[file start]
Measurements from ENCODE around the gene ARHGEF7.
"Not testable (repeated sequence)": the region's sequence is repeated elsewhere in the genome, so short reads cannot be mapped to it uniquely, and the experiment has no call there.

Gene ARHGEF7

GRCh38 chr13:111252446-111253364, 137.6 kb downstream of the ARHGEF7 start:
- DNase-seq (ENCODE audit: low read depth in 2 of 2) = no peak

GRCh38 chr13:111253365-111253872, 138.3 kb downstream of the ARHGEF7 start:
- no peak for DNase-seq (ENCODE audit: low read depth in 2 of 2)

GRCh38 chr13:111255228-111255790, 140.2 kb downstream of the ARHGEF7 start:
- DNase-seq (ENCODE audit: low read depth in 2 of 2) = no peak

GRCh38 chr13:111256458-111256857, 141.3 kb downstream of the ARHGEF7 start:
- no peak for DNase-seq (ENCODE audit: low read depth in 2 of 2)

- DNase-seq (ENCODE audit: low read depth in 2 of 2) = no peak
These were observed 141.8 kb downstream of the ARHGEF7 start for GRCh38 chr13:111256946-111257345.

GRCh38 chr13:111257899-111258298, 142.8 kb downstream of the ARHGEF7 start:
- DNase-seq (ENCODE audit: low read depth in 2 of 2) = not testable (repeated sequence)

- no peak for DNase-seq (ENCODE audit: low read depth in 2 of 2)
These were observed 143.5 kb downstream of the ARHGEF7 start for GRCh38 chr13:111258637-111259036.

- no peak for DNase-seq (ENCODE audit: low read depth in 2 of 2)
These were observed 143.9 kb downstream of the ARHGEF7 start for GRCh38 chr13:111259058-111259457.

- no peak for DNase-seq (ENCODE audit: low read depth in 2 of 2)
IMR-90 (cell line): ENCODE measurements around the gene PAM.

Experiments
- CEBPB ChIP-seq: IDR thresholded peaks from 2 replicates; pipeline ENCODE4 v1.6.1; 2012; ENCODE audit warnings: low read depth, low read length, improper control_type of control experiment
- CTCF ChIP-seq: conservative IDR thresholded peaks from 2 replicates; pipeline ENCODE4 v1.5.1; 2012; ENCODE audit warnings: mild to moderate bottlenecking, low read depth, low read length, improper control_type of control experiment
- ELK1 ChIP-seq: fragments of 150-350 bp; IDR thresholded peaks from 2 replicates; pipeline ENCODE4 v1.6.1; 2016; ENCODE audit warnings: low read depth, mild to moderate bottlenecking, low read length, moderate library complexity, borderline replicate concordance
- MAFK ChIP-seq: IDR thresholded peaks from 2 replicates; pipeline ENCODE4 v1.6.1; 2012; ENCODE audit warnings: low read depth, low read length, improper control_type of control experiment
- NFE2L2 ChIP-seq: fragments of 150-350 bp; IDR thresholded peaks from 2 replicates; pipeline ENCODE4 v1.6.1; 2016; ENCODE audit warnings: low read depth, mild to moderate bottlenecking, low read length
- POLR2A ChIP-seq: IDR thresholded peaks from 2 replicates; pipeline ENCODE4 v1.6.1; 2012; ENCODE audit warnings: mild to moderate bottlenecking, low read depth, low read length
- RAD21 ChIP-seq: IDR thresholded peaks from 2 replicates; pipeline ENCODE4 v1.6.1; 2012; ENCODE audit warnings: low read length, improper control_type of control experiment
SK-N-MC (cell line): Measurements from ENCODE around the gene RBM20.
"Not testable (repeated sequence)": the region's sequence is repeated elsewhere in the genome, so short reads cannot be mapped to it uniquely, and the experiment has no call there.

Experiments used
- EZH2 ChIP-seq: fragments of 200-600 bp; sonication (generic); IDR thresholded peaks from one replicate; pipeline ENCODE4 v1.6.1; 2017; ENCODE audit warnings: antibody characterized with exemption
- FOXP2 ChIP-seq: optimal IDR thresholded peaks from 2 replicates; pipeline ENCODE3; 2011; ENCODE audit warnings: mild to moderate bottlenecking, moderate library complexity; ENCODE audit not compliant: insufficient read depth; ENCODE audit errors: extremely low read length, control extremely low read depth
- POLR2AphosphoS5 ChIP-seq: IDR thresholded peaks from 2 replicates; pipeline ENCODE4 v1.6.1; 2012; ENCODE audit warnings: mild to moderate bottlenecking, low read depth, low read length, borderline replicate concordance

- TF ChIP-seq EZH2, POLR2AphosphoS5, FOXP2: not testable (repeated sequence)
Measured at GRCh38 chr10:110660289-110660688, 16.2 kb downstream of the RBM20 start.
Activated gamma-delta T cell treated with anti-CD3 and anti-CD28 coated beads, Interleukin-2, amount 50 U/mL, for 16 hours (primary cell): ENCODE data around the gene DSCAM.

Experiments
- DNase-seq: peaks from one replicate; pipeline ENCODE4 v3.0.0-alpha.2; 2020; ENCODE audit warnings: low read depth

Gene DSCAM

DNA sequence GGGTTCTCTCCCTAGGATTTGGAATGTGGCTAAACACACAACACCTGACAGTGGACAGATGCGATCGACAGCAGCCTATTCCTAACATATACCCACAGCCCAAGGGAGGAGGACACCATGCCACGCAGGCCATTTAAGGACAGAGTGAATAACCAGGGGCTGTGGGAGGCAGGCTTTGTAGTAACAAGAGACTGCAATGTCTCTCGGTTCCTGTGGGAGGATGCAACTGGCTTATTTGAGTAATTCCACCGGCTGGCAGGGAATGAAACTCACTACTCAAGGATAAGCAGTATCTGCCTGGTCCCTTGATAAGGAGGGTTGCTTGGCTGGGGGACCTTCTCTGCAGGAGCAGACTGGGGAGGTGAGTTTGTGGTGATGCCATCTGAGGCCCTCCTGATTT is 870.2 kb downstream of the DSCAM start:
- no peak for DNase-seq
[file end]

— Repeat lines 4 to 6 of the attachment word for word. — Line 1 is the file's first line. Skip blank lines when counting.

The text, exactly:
GRCh38 chr13:111252446-111253364, 137.6 kb downstream of the ARHGEF7 start:
- DNase-seq (ENCODE audit: low read depth in 2 of 2) = no peak

GRCh38 chr13:111253365-111253872, 138.3 kb downstream of the ARHGEF7 start: